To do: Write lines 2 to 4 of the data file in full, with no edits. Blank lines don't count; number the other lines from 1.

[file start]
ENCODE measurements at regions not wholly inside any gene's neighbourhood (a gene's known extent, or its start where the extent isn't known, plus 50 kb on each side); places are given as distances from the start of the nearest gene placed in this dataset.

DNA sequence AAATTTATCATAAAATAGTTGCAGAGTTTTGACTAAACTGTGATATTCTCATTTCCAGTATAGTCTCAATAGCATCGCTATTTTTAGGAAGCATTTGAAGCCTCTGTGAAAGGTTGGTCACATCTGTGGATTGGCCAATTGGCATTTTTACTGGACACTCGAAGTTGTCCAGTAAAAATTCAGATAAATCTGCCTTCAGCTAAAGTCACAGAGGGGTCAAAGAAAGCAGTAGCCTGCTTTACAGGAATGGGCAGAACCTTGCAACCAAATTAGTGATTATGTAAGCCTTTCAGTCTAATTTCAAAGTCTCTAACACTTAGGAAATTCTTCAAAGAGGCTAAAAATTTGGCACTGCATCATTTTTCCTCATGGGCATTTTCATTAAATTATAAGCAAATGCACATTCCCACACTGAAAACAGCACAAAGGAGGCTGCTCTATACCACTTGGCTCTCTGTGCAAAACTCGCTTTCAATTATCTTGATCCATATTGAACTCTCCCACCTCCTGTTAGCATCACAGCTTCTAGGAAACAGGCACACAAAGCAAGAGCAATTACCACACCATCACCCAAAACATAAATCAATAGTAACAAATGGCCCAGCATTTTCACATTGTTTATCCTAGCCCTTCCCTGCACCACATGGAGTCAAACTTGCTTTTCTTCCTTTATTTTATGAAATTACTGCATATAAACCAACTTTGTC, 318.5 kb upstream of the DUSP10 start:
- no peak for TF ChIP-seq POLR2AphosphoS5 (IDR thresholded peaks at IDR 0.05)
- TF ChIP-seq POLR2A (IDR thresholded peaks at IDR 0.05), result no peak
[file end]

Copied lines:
DNA sequence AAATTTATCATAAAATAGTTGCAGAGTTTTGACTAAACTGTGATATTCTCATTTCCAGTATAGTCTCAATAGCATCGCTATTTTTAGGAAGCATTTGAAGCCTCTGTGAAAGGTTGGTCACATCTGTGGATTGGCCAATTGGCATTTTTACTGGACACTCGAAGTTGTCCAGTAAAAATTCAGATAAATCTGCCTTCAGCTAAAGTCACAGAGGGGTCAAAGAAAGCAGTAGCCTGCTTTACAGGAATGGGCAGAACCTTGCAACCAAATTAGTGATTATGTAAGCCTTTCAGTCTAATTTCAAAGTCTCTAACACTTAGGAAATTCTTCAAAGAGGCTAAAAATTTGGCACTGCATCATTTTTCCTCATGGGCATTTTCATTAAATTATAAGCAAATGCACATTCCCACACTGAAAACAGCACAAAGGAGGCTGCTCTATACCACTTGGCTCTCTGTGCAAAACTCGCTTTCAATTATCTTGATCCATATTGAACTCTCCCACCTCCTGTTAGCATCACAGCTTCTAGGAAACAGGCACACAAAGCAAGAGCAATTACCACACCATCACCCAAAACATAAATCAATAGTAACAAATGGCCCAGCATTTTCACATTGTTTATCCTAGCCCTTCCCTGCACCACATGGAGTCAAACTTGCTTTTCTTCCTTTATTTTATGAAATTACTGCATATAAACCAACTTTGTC, 318.5 kb upstream of the DUSP10 start:
- no peak for TF ChIP-seq POLR2AphosphoS5 (IDR thresholded peaks at IDR 0.05)
- TF ChIP-seq POLR2A (IDR thresholded peaks at IDR 0.05), result no peak